Originality and Critical Analysis

Picture of design papers, mouse and keyboard Time to spend on this section: 1.5 hours

This section covers the concept of "originality" and the role of critical analysis in research.

The classic model for a postgraduate research project is that you present your aims/hypothesis, and your work should then demonstrate arguments that clearly address your aims/confirm or reject the hypothesis. However, if your studies are vocational, or if your work is linked to commercial interests, your project might not fall neatly into this pattern. It may still be considered to be suitable, but you must remember that, if your work is to count towards an academic qualification, it must conform to certain academic standards.

It is generally accepted that postgraduate research projects must demonstrate a degree of originality and a degree of analysis. It often is difficult to decide what constitutes original work, and this can cause anxiety, particularly if you have completed most of your research activities and are still struggling to decide what is original about your own study. For this reason, it is best to try and address the concept of originality when you are choosing your research topic; this task is not as daunting as it may appear. Let us consider what we mean by 'originality' in an academic context.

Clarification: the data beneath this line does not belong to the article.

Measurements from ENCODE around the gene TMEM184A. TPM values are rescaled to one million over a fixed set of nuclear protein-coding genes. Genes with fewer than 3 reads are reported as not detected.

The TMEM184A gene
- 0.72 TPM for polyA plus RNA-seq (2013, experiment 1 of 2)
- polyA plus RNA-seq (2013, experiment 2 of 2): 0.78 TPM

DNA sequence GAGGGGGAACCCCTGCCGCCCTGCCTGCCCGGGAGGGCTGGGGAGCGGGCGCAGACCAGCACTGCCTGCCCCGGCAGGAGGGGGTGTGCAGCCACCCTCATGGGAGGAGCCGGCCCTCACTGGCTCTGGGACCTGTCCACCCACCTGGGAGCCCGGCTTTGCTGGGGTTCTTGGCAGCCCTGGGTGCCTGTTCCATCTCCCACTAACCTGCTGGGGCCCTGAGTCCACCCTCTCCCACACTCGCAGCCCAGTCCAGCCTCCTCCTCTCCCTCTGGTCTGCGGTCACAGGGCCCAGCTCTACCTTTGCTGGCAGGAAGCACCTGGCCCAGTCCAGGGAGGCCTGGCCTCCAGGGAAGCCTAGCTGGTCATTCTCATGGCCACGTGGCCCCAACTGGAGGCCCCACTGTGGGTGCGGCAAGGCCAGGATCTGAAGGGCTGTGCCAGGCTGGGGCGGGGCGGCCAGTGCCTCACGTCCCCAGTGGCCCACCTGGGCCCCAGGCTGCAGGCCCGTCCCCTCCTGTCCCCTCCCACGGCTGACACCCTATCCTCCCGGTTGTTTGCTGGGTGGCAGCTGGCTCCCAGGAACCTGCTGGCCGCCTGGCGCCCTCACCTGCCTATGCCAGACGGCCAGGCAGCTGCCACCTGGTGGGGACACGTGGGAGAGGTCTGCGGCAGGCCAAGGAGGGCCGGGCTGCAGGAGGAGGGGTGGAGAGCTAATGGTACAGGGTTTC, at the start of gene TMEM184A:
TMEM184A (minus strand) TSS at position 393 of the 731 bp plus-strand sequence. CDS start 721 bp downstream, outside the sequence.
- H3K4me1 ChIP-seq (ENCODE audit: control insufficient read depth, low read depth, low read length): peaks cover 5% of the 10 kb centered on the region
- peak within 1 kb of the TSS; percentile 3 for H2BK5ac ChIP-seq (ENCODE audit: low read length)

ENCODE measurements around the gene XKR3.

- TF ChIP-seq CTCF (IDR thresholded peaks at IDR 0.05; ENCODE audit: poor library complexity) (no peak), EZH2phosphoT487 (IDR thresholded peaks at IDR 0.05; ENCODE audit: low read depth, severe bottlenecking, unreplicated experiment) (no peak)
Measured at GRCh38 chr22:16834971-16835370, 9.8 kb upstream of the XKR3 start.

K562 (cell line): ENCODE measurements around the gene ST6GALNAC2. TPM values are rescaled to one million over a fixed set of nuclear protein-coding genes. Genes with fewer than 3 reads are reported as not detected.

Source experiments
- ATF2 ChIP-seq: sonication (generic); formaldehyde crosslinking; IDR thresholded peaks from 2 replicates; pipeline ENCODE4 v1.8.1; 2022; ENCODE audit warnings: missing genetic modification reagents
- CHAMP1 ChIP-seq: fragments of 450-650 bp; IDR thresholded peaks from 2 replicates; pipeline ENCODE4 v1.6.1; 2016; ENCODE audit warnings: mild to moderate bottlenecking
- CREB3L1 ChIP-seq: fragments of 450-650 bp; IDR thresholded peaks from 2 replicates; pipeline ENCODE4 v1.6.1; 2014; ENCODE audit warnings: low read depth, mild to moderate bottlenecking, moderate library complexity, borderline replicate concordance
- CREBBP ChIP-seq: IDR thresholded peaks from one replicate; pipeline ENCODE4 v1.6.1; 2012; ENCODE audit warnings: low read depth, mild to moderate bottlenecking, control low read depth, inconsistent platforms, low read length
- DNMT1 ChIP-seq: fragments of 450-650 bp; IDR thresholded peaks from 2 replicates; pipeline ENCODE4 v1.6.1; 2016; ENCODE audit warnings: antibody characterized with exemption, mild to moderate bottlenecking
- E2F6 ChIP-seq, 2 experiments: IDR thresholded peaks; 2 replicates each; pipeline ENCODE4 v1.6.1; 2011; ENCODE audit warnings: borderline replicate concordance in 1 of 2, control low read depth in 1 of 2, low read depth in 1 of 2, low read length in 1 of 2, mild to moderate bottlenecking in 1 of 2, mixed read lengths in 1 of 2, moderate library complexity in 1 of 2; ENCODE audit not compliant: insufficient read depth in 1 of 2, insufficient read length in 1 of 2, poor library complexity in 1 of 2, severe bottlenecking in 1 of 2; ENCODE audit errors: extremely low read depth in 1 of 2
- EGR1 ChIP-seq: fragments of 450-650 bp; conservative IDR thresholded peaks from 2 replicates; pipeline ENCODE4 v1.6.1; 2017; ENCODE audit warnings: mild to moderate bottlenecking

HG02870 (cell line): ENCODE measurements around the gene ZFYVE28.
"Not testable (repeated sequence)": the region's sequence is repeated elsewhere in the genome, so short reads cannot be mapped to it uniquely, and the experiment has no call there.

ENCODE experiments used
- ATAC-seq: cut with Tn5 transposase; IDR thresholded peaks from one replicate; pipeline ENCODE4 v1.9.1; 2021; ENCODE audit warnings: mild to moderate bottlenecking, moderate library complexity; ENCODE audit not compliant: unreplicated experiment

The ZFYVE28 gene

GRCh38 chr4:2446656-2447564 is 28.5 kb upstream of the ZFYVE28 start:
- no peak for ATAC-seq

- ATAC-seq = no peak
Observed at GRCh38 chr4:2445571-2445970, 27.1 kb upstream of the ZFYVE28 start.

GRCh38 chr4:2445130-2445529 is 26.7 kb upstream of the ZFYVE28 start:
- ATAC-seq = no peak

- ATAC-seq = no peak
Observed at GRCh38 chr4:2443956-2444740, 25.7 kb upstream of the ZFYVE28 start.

ActivityActivity 7: What do we mean by originality?

This activity gives you an opportunity to assess your understanding of original research and to discuss your interpretation with your peer group who are studying this core theme. Now open your logbook and complete Activity 7

Next we briefly consider the aspect of critical analysis.